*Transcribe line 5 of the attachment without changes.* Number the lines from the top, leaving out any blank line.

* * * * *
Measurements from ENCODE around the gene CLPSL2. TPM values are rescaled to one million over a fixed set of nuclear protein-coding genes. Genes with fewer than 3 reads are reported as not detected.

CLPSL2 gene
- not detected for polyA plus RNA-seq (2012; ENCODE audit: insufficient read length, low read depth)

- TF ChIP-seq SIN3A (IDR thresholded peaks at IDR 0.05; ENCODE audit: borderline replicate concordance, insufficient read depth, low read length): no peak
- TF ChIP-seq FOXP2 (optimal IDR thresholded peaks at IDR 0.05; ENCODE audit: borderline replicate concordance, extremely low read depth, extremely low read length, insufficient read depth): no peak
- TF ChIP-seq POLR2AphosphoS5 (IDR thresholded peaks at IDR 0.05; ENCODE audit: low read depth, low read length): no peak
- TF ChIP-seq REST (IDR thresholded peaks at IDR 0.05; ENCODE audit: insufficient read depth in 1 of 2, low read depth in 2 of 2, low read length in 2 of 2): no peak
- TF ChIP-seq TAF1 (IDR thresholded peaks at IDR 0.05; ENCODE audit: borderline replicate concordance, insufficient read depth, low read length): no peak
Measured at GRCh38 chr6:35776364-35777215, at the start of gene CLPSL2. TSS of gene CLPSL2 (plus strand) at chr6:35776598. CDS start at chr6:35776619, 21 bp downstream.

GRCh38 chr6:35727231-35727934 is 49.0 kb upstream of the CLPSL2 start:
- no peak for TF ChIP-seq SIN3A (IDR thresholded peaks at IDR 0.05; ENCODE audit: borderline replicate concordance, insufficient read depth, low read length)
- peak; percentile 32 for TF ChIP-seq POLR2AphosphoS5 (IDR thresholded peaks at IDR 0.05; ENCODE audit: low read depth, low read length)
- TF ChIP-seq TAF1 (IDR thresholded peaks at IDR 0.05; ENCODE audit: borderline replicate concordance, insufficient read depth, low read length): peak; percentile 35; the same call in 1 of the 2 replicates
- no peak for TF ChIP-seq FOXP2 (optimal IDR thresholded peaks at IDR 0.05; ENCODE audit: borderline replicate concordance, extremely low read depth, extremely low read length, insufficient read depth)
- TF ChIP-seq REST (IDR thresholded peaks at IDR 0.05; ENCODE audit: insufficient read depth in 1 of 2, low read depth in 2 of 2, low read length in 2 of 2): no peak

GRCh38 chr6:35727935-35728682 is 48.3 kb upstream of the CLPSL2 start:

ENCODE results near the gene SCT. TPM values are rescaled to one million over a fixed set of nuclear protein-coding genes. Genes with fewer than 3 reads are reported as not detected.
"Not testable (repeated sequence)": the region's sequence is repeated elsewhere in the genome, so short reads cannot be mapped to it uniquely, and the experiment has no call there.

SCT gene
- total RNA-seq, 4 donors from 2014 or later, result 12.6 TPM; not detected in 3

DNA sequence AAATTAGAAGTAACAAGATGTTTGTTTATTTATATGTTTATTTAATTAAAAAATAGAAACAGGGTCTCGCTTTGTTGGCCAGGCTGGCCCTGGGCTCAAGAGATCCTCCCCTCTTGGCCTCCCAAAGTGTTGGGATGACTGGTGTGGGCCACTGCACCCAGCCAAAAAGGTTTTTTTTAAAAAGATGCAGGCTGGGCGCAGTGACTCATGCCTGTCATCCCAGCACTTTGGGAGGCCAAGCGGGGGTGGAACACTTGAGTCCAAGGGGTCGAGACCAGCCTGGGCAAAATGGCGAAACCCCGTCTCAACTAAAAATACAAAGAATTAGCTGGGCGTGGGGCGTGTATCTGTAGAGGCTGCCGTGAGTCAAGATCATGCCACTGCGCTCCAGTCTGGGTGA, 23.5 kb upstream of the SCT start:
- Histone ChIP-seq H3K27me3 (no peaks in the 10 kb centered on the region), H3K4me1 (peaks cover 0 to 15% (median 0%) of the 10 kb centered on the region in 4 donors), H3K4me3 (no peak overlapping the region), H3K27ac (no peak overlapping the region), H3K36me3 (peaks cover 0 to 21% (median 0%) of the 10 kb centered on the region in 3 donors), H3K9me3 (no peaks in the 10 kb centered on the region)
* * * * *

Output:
- TF ChIP-seq FOXP2 (optimal IDR thresholded peaks at IDR 0.05; ENCODE audit: borderline replicate concordance, extremely low read depth, extremely low read length, insufficient read depth): no peak